The Koch Brothers are teaming up with tech companies, universities and other fellow billionaires to combat online extremism.
On July 17, the After Charlottesville Project will host its second summit in San Francisco, California. Founded in the aftermath of the deadly 2017 white supremacist attacks in Virginia, the conference brings together political and business leaders to discuss solutions for curbing political terrorism. While last year’s gathering in Missouri involved grassroots and city response initiatives, the focus of this year’s summit will involve the “private tech sector” and “best practices on the fight against hate and extremism online,” according to the event’s press release.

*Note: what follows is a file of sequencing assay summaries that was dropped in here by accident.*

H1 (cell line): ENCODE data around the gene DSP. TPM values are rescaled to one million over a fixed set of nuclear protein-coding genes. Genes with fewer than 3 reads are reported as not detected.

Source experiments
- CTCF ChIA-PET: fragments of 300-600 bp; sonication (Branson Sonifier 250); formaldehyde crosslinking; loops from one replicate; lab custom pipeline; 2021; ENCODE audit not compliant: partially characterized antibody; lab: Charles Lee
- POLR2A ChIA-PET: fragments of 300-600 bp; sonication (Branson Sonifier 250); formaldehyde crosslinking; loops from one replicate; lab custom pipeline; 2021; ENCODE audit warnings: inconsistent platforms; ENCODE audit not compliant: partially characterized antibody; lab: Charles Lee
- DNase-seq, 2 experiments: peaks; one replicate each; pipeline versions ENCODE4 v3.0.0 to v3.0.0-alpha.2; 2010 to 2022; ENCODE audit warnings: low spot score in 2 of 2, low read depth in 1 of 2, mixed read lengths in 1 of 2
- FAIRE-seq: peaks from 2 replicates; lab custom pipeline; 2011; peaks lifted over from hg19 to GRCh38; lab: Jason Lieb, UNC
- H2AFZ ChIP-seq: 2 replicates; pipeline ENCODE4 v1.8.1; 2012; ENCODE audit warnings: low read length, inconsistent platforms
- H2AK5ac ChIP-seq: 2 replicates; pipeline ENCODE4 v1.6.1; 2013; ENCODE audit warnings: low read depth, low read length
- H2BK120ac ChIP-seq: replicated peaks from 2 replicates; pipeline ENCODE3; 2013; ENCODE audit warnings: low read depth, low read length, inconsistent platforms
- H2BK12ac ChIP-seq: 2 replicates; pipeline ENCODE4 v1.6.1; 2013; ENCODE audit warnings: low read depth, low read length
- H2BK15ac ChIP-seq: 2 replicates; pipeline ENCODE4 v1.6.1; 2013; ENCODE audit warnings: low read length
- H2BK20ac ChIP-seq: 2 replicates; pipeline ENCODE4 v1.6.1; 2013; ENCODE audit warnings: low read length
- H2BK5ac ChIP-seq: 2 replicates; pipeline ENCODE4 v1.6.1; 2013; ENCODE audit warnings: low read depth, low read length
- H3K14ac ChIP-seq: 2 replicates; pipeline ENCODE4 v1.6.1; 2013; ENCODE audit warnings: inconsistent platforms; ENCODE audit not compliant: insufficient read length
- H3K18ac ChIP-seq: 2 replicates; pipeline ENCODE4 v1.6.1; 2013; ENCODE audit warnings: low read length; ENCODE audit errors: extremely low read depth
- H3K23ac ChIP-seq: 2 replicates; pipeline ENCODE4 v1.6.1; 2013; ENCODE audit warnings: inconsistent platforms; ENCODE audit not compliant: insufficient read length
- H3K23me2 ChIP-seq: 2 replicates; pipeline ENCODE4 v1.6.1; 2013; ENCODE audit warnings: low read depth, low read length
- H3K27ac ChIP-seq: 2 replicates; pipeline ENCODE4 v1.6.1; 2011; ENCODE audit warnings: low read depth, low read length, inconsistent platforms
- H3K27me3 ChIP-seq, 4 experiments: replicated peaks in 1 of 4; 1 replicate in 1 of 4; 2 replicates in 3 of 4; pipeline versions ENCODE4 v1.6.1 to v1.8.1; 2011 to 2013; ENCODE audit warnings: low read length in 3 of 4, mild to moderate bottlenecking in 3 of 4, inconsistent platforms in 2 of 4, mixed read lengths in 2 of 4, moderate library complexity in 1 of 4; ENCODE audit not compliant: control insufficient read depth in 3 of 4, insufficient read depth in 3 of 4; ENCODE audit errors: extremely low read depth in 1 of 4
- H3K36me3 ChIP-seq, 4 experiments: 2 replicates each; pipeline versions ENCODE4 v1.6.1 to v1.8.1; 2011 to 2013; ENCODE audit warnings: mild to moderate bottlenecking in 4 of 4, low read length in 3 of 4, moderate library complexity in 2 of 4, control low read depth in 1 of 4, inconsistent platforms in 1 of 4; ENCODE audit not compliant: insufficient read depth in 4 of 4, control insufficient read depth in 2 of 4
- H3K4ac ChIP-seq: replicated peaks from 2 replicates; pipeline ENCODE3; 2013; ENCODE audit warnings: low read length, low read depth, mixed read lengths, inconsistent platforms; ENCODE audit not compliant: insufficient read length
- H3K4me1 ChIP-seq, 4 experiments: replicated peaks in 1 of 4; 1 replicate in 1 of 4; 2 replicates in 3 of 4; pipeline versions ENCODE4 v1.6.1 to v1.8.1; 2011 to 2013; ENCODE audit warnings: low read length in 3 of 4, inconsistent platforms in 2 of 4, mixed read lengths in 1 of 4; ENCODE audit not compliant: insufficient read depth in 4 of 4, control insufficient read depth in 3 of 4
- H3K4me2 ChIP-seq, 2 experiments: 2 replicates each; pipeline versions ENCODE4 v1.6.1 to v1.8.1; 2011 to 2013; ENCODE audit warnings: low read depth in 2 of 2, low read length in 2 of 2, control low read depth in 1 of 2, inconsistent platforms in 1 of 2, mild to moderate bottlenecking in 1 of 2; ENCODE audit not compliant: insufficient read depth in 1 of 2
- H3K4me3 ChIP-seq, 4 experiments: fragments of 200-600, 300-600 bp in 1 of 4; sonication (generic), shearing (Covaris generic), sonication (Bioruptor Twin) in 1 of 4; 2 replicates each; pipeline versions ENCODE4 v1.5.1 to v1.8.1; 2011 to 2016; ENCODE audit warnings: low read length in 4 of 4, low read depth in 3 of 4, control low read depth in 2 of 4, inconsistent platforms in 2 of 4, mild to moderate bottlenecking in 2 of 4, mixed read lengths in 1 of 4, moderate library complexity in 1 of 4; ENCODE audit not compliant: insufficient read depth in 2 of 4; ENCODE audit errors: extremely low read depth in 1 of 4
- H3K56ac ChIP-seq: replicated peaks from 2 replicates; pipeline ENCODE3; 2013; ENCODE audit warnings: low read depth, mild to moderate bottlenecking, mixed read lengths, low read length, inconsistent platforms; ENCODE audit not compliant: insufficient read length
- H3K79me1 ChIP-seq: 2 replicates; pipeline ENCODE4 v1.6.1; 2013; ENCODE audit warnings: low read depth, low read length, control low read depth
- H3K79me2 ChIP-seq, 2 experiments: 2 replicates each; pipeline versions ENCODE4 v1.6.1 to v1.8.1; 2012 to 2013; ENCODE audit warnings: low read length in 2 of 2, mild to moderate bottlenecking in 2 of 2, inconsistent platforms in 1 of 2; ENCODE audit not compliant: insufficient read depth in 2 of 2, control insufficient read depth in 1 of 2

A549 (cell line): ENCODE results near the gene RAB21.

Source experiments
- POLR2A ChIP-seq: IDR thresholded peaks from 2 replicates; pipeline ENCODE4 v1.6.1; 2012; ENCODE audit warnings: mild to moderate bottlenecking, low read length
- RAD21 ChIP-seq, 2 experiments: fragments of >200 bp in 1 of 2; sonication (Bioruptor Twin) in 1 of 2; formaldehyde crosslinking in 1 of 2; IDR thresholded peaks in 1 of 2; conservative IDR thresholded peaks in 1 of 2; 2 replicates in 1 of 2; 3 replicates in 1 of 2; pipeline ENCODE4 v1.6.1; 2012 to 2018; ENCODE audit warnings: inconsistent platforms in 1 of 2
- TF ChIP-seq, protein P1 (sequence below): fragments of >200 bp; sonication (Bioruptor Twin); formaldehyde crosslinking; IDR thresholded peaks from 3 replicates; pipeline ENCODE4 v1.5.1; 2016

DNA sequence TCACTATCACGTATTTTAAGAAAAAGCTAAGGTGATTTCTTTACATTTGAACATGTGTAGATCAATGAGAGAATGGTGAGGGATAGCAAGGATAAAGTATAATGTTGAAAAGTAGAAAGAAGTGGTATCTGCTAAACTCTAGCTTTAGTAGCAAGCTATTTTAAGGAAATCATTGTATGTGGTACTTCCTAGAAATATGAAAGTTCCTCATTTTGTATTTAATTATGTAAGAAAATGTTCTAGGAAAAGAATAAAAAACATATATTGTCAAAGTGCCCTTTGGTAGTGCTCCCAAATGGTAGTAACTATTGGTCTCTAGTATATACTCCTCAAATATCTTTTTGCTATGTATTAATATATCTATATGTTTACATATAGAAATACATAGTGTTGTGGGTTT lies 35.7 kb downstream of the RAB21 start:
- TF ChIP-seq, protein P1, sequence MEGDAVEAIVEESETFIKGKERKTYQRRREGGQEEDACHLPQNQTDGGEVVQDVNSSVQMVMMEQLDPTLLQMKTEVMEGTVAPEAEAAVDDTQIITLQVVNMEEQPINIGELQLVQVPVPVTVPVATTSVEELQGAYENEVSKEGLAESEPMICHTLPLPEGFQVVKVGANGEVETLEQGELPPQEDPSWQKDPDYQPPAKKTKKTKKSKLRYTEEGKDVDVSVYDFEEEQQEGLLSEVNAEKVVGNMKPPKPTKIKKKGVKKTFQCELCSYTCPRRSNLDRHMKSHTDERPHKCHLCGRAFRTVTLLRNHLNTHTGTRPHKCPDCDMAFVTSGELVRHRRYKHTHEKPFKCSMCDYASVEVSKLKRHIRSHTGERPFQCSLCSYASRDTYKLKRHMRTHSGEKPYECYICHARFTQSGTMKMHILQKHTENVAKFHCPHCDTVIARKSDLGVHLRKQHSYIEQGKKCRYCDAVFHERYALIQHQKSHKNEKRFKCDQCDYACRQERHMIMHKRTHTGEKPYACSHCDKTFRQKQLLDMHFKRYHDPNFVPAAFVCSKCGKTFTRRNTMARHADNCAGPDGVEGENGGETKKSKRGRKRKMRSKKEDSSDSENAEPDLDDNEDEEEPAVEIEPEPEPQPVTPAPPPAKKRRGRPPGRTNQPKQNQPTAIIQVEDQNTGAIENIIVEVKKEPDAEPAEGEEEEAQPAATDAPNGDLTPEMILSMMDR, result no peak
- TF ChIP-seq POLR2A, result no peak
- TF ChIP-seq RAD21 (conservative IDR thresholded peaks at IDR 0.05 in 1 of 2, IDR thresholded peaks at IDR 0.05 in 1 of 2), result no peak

“Now more than ever is the time to create communities that value diversity, inclusivity and positive change,” Michael Signer, the former mayor of Charlottesville, Virginia and the founder and chair of the Communities Overcoming Extremism Project, said in a statement. “We’re excited to assemble with these forward-thinking tech leaders to explore what positive outcomes we can gain from an event full of powerful conversations.”
This past year, tech companies have cracked down on online extremism, often with mixed success. Last week, Vox reporter Carlos Maza accused Google’s YouTube of enabling harassment on its platform by allowing conservative media star Steven Crowder to insult him as a “lispy queer” to his 3.8 million followers. The campaign resulted in YouTube deciding to demonetize Crowder’s YouTube videos, though many progressive activists believed the company should have removed his page altogether.
The After Charlottesville Project is sponsored by Comcast NBCUniversal, the Kresge Foundation and the Soros Fund Charitable Foundation.